Electronic Thesis and Dissertation Repository

Thesis Format



Master of Science


Anatomy and Cell Biology

Collaborative Specialization

Musculoskeletal Health Research


Flynn, Lauren E.

2nd Supervisor

Séguin, Cheryle A.



Bioscaffolds derived from the extracellular matrix (ECM) have shown the capacity to promote regeneration by providing tissue-specific biological instructive cues that can enhance cell survival and direct lineage-specific differentiation. This study focused on the development and characterization of two-dimensional (2-D) and three-dimensional (3-D) cell culture platforms incorporating decellularized nucleus pulposus (DNP). First, a novel detergent-free protocol was developed for decellularizing bovine NP tissues that was effective at removing cellular content while preserving key ECM constituents including collagens and glycosaminoglycans. Culture studies showed that 2-D coatings derived from the DNP could support cell attachment but did not maintain or rescue the phenotype of primary bovine NP cells, which dedifferentiated when serially passaged in monolayer culture on tissue culture plastics. Similarly, the incorporation of DNP particles within methacrylated chondroitin sulphate hydrogels as a 3-D culture platform was insufficient to maintain or rescue the bovine NP cell phenotype based on gene expression patterns.

Summary for Lay Audience

Low back pain is the leading cause of disability worldwide. While the cause of back pain is not well understood, intervertebral disc (IVD) degeneration is thought to be a major contributor. IVD degeneration is thought to originate in the central region of the IVD, which is a gel-like tissue termed the nucleus pulposus (NP). Current therapies primarily focus on pain management rather than targeting the underlying degenerative condition. Surgical approaches often result in the degeneration of adjacent IVDs due to altered spine biomechanics. The lack of disease-modifying treatments has motivated the investigation of biomaterial-based therapies in order to regenerate the NP and restore mechanical function. In particular, extracellular matrix (ECM)-derived bioscaffolds present a promising approach for promoting tissue regeneration. The ECM is unique to each tissue and consists of proteins and sugars that provide tissue structure and biological cues that can guide cellular behaviour. Tissue decellularization, a process aimed at removing the cellular content of a tissue, while preserving the cell-instructive ECM, can be applied to develop ECM-derived bioscaffolds capable of guiding cellular behaviour for use in cell culture and delivery platforms. The current study developed a detergent-free decellularization protocol that effectively extracted immunogenic cellular components from the tissue while preserving pro-regenerative ECM components such as collagens and glycosaminoglycans. Following validation of the decellularization protocol and the characterization of the decellularized NP (DNP), the DNP was applied to generate novel 2-D coatings and 3-D hydrogel bioscaffold platforms. As a first step towards testing the potential of these culture platforms, the behaviour of bovine NP cells grown on the 2-D DNP coatings or within the 3-D hydrogels containing DNP was assessed. The bioscaffolds were shown to support bovine NP cell attachment and viability but the incorporation of the tissue-specific ECM was insufficient to prevent undesired changes in NP-associated gene expression that are observed when the cells are cultured in 2-D on tissue plastics. Overall, these studies developed novel DNP-derived bioscaffolds that should be further investigated as cell culture or delivery platforms for applications in IVD regeneration.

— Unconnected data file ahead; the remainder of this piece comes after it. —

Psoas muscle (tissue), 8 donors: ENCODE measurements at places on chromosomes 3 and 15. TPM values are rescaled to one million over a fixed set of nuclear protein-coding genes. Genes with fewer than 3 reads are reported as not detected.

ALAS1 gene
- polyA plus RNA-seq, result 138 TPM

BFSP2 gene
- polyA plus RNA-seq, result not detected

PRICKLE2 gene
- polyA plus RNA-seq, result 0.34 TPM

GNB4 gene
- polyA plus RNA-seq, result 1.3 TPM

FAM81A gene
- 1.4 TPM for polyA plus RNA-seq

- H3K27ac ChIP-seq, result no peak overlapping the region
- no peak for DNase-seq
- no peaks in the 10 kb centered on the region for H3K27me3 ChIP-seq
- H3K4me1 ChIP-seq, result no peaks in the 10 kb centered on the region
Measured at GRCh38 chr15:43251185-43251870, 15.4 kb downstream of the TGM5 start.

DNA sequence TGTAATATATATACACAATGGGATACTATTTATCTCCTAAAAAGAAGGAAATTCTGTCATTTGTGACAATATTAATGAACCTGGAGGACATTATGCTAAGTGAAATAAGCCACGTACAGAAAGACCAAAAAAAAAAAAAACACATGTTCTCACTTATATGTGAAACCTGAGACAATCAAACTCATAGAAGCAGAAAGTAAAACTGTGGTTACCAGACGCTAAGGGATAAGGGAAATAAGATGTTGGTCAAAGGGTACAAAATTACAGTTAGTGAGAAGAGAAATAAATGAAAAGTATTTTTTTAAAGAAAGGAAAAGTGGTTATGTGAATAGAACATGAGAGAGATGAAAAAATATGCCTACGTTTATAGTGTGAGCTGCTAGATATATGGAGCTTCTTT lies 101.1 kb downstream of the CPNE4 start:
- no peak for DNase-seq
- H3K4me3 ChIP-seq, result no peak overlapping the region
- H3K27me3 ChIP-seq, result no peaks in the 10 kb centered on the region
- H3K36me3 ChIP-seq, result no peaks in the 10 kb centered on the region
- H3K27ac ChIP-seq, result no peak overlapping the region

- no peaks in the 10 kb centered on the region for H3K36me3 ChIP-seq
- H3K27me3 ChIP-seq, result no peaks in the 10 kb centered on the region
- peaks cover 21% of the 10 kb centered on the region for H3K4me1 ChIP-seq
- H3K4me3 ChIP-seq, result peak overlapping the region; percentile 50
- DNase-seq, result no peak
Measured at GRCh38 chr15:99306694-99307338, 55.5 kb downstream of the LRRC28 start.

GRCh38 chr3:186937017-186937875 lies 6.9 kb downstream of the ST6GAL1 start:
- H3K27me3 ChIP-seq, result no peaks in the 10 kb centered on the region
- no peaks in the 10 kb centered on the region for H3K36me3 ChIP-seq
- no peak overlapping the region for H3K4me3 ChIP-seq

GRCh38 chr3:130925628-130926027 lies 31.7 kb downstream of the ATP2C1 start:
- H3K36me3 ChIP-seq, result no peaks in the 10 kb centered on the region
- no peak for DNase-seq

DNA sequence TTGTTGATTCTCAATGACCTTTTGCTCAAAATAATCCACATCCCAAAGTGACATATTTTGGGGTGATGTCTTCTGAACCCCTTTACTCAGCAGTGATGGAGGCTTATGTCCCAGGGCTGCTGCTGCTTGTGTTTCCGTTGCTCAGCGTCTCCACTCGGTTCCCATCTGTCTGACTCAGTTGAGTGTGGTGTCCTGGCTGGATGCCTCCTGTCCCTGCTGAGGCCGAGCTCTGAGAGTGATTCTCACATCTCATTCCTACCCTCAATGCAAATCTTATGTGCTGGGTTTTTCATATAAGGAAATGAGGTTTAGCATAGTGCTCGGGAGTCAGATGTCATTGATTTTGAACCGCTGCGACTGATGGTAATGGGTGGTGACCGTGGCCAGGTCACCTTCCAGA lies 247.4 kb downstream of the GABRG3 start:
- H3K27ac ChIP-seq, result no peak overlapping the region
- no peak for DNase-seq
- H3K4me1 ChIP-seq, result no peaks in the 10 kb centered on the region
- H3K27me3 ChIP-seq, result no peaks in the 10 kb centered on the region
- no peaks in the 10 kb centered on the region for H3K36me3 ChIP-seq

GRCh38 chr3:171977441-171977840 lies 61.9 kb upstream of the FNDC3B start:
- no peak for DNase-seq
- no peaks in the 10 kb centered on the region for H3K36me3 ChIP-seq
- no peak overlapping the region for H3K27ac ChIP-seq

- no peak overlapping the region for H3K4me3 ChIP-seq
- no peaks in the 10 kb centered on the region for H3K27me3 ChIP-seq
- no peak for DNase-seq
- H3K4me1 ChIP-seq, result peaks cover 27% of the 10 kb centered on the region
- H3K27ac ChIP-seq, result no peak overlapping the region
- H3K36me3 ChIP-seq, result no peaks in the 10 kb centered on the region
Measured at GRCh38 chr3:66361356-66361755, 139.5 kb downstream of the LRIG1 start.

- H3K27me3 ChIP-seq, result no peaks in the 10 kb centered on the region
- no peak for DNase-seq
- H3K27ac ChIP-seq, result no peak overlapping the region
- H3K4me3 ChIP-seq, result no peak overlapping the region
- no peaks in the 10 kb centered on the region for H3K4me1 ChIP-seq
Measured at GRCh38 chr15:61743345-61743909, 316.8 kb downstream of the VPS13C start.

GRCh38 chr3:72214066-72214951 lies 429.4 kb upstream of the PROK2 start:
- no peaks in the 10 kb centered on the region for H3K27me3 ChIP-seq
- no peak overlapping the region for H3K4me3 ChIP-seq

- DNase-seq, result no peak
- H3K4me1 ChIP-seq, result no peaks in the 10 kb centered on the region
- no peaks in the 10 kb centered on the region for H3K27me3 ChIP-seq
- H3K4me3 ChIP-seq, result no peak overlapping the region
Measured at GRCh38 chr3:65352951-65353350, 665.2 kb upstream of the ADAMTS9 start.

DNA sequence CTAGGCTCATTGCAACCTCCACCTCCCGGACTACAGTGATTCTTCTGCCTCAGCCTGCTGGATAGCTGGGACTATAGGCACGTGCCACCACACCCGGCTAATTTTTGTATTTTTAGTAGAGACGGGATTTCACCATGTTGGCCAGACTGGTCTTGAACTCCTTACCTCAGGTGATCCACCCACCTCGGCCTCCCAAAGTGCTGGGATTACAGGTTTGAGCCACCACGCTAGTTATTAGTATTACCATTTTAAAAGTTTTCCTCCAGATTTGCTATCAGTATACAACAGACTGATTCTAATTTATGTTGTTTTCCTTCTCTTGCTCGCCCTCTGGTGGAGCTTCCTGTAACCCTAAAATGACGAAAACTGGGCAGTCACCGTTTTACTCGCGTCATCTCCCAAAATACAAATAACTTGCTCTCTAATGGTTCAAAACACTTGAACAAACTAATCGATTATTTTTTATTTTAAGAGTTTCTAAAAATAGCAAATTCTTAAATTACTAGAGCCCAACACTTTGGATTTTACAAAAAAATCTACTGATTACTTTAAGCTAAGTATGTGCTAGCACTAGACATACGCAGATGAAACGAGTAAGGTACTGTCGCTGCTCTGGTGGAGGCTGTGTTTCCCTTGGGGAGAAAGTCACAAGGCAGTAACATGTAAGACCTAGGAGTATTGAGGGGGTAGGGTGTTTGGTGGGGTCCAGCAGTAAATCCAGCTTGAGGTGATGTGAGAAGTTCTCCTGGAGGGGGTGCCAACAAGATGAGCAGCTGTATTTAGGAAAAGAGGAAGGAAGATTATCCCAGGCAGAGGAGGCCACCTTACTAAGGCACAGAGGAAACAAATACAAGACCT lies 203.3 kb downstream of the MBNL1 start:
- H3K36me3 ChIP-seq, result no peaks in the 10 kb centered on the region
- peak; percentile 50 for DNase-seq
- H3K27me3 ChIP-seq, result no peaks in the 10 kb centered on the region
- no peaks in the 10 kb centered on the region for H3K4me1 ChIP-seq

Available for download on Thursday, August 31, 2023